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Philadelphia NAACP on search for new leadership

Minister Rodney Muhammad, the Rev. Pamela K. Williams and retired labor official Thomas Logan seek to be new president of local chapter.

File photo: Nation of Islam Delaware Valley Regional Minister Rodney Muhammad talks about police brutality to community members at Mosque #12 in North Philadelphia on Wednesday, May 21, 2008.
File photo: Nation of Islam Delaware Valley Regional Minister Rodney Muhammad talks about police brutality to community members at Mosque #12 in North Philadelphia on Wednesday, May 21, 2008.Read moreYong Kim/Philadelphia Daily News

MINISTER RODNEY Muhammad, leader of the Nation of Islam Mosque No. 12, is the odds-on favorite to succeed J. Whyatt "Jerry" Mondesire as president of the Philadelphia NAACP, insiders say.

Members of the chapter are scheduled to vote Saturday. The election is mired in controversy because the national NAACP suspended Mondesire and three board members.

Muhammad, born Rodney Ellis in Chicago, is first vice president of the Philly NAACP chapter. He faces opposition for the presidency from two other candidates:

*  The Rev. Pamela K. Williams, a community activist and retired School District of Philadelphia police officer.

* Thomas Logan, a retired Philadelphia AFL-CIO official who first ran for NAACP president in 2000, when then-Mayor John F. Street supported him in a bid to oust Mondesire.

Muhammad's critics, including Logan, claim that Muhammad was "handpicked" by Mondesire to become chapter president.

Muhammad has denied that, saying that several people in the city encouraged him to run after he was named first vice president when Mondesire and the others were suspended in April.

Muhammad, 62, came to Philadelphia in 1991 to lead Mosque No. 12.

"The NAACP's fight yesterday was segregation," Muhammad said. "Today's fight is gentrification. They are pushing us out.

"We've got to really educate our community on a more aggressive level to teach people the telltale signs their community is targeted for gentrification."

Muhammad said that at a recent meeting in Germantown to plan the future of the neighborhood, "there were no black people there" - even though Germantown is 85 percent black.

Williams, 51, is pastor of the Ark of Refuge Tabernacle Church in West Philadelphia. She said that she learned to be a community activist from her mother, longtime community leader Novella Williams.

"I want to restore people's faith and trust in the NAACP," Williams said. "I want to bring back accountability so that people will see where their money is going. I will bring back integrity so people will know our word is our bond."

Williams said she decided to become more active in the NAACP partly because she became angry in the past several years at what she saw as "top black elected officials hounding" former Philadelphia School Superintendent Arlene Ackerman.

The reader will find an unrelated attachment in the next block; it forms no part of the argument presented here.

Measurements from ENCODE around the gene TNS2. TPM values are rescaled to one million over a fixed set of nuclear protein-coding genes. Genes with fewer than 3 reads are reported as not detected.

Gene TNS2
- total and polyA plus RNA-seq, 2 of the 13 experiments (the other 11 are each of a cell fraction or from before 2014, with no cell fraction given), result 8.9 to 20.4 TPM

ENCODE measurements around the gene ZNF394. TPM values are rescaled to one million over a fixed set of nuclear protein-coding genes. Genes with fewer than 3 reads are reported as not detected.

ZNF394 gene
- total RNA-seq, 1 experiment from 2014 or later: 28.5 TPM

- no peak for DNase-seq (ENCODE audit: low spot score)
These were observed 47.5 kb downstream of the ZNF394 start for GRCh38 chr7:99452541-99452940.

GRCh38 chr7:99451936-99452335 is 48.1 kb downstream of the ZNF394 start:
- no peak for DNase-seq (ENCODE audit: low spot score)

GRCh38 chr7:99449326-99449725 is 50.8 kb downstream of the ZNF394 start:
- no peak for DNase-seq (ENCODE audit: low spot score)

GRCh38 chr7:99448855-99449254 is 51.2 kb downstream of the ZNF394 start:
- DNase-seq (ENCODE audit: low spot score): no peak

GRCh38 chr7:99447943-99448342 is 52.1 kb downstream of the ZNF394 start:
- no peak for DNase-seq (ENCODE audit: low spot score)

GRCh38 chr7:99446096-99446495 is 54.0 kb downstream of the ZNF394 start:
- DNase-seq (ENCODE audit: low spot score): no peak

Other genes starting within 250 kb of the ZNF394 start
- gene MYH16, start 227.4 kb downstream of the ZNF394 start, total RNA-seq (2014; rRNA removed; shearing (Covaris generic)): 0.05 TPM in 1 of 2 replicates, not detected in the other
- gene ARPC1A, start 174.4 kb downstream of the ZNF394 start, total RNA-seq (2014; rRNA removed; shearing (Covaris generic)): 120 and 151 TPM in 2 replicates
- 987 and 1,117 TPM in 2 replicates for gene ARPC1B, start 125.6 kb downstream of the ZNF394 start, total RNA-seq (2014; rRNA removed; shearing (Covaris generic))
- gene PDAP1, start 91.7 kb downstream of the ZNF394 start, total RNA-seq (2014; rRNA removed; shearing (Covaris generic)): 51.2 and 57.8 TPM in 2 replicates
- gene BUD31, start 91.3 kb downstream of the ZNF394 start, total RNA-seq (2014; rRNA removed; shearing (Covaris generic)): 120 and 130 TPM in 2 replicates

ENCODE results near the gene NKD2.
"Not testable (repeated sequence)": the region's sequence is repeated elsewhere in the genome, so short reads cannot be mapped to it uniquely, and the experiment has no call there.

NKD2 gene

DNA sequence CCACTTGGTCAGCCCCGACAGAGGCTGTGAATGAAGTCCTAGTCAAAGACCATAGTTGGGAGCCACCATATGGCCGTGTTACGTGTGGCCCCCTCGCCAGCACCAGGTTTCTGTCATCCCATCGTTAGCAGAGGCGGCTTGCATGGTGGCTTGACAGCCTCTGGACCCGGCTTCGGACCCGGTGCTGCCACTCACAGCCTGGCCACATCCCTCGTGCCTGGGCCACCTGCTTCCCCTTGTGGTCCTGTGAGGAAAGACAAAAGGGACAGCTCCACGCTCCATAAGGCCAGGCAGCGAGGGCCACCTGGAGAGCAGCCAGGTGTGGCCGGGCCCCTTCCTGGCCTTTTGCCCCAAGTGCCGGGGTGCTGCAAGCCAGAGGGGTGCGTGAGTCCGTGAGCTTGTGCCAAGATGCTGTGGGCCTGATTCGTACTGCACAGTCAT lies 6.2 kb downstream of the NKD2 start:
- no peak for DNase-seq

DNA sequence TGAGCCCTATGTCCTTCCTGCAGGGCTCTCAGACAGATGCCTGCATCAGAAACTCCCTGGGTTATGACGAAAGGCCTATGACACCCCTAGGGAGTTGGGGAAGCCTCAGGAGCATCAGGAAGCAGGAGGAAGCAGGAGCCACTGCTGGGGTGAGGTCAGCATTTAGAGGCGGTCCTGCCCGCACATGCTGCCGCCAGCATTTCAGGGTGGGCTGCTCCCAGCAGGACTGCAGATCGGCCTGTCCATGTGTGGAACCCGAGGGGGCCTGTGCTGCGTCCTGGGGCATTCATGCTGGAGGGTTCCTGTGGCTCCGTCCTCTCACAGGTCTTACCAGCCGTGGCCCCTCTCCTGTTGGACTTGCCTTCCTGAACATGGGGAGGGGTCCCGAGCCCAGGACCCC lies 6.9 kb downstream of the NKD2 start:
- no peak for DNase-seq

Williams said Ackerman had worked with parent groups to warn them to fight for their children because political forces wanted to close dozens of schools.

Logan said his main goal as president would be "to restore public confidence" in the NAACP.

"This thing about misuse of funds: How do you get donors to come back and support the efforts of this great organization when they see money is misused or misdirected? That's a tall challenge we have to deal with."

He said the NAACP offices had been without electricity and water for the past eight months.

Saturday's election is to be held from noon to 3 p.m. at the offices of Beech Cos., 15th Street and Cecil B. Moore Avenue.

A. Bruce Crawley, the founder and former head of the African-American Chamber of Commerce, said the local and national NAACP "need new leadership now more than any time in the last 25 to 35 years."

"It's starting to be a crisis situation in the local and national black community," Crawley said.

National NAACP officials suspended Mondesire and the former board members - Donald "Ducky" Birts, restaurant owner Sid Booker and the Rev. Elisha Morris - after the board members' questions about Mondesire's financial management became public.

The eyes of the national NAACP are on Philadelphia because of questions about how Mondesire may have shifted donations made to the Philadelphia NAACP to his Next Generation Community Development Corp., and then moved back to an NAACP bank account.

Also, national NAACP leaders are expected to be in Philadelphia today to plan for the NAACP national convention here next July.

A court hearing is scheduled for today in Philadelphia asking for Mondesire to be found in contempt of court for not providing information to the former board members.

Birts, Booker and Morris asked the national office to investigate after saying they learned that two checks totaling $10,500 intended for the Philadelphia NAACP were instead deposited into a Next Generation bank account. One was a $10,000 check from Market East Associates, which sought a casino license in the city.

Mondesire later announced his support for awarding the casino license to Market East. The dispute over the checks was first reported by the now-defunct AxisPhilly website.

Neither Mondesire nor attorneys who represented him returned phone calls yesterday.

Thomas Kenney, a Center City lawyer who represented Mondesire in August, said yesterday that he no longer represents him.